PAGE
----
Differences in Size

Although both of these trucks are full-size models, there are actually still some differences in the sizes of the Silverado 1500 and the 2500 HD. Both of these trucks have a number of different cab sizes and bed lengths available, with a lot of similarities between them but also some differences in the configurations you can choose. For example, you can find a 2018 Chevy Silverado 1500 with a regular cab and a 6-foot or an 8-foot box, but the 2018 Silverado 2500 HD with a regular cab was only offered with an 8-foot bed. This can make a big difference in what you can load up your truck with, so keep that in mind while looking at used models.

Similarly, there are some overall differences in size due to design. For example, looking at the 2020 Silverado trucks, the Silverado 2500 HD is generally longer overall than comparable 1500 models and typically stands a bit taller. The differences aren’t massive, but still noteworthy.

Remember to Consider Model Year

One of the most important differences between these Silverado models is the way in which they are released each year, especially as you look at their generations. The Silverado 1500 launched its first generation for the 1999 model year, with its second generation starting in 2007, the third generation in 2014, and its fourth generation in 2019. By comparison, the Silverado 2500 HD launched in 2001, with a second generation in 2007, a third generation in 2015, and a fourth generation kicking off in 2020. You can see the differences aren’t tremendous, but for certain years you will find completely different generations between these two trucks.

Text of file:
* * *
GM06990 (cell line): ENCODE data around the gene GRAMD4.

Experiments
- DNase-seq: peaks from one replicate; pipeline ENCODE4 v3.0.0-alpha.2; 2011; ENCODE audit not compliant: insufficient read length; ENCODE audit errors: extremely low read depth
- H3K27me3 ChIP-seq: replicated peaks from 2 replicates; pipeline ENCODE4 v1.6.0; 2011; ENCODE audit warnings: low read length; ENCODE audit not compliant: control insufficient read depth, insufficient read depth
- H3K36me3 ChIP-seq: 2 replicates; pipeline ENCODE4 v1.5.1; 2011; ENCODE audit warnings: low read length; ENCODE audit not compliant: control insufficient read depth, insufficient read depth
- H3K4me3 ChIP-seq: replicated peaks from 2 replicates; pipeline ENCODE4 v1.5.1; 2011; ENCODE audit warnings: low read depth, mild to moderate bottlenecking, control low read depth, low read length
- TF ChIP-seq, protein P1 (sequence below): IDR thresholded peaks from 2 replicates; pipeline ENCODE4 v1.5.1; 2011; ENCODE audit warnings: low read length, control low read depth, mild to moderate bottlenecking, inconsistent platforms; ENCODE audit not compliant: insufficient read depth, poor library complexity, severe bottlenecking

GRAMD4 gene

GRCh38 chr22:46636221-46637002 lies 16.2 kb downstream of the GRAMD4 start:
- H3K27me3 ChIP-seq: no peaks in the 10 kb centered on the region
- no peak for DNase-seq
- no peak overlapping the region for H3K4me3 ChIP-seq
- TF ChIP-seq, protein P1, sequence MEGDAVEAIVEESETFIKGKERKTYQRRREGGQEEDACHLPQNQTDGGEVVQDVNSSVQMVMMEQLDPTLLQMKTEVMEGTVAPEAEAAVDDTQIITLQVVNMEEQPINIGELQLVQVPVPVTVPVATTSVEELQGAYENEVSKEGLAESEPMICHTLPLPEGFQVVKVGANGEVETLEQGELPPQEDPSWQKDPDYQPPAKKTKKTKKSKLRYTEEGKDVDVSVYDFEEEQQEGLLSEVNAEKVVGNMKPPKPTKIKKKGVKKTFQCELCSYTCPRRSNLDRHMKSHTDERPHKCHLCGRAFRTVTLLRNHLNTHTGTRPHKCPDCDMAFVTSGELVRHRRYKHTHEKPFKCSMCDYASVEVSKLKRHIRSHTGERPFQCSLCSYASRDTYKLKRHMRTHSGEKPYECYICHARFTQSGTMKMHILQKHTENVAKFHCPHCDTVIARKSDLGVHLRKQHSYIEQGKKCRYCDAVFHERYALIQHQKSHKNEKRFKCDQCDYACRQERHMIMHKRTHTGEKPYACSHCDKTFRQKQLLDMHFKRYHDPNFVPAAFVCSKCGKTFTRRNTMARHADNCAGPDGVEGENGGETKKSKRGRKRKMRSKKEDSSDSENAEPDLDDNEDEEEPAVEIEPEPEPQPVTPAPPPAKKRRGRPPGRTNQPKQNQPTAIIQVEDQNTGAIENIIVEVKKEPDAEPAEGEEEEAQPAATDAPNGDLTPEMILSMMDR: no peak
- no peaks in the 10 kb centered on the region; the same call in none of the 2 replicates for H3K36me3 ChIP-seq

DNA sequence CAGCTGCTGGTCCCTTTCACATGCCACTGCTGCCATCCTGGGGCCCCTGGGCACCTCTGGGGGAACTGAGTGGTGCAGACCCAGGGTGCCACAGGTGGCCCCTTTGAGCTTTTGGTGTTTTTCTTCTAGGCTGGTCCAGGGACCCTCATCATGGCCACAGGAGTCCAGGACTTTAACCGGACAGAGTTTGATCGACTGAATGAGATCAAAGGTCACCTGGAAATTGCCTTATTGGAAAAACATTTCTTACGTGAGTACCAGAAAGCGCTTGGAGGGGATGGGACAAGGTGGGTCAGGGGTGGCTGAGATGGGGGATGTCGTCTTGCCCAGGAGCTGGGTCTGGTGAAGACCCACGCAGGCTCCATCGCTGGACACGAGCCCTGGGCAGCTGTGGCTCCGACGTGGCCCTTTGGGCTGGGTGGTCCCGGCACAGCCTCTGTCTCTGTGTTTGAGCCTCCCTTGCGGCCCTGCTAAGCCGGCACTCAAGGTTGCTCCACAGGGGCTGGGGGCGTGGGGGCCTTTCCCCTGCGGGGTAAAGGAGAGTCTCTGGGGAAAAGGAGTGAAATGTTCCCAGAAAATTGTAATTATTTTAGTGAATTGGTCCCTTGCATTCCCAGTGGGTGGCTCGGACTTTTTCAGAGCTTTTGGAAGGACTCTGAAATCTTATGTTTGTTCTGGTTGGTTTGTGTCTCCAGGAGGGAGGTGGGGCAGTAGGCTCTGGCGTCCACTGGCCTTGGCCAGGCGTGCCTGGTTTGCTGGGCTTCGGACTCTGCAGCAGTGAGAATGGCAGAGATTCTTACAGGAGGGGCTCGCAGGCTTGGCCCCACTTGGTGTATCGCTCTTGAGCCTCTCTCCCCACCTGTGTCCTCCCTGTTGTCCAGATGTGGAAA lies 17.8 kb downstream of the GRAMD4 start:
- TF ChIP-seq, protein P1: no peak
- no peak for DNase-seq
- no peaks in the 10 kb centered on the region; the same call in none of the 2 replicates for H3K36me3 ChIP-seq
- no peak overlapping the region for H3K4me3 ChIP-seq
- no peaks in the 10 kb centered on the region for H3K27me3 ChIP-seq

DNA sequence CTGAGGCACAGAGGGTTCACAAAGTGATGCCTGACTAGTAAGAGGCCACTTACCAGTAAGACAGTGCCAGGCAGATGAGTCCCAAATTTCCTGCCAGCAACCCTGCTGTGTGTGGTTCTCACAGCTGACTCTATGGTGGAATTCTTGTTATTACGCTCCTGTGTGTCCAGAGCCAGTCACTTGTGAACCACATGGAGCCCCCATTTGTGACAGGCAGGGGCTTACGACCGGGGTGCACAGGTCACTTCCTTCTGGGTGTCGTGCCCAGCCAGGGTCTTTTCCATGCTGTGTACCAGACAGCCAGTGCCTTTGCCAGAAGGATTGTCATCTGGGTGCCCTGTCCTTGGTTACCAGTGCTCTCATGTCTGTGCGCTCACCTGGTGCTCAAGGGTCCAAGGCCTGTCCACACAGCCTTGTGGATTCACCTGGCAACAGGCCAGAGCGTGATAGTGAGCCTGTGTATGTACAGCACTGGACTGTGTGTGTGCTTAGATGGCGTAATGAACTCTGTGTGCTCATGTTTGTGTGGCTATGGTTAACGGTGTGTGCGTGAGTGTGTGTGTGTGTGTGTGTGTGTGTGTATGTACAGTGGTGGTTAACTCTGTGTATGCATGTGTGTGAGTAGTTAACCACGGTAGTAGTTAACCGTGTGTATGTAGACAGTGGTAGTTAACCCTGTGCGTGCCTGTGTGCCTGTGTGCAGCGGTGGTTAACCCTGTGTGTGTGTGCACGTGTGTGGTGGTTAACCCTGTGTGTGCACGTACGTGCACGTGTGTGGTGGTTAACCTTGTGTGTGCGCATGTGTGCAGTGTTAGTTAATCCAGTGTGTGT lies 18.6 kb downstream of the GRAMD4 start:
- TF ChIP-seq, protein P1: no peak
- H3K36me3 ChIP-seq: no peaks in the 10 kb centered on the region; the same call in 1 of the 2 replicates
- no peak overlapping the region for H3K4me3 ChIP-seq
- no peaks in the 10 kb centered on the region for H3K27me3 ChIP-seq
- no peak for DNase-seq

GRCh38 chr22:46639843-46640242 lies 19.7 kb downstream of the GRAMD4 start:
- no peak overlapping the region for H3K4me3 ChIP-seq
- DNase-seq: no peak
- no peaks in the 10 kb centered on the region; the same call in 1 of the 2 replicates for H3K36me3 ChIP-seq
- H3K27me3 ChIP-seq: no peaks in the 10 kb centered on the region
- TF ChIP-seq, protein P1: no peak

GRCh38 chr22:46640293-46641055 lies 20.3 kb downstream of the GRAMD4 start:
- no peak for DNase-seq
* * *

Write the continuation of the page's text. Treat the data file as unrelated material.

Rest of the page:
A red 2020 Chevy Silverado 3500HD is shown from the side while pulling a bulldozer.

Other Options: The Silverado 3500HD

Of final note is the fact that these aren’t the only two Silverado models available from Chevy; they’re joined by a larger sibling in the Silverado 3500 HD. This is a heavy-duty pickup with even greater towing and payload capacities than the 2500HD, particularly if you’re interested in fifth-wheel or gooseneck towing. The 3500HD is also available with a dual-rear-wheel setup that provides the greatest towing potential overall: up to 35,500 lbs for gooseneck towing with a 2020 model. So if neither of the Silverado models we’ve looked at has the kind of muscle you need, then take a look at the 3500 HD and everything it has to offer.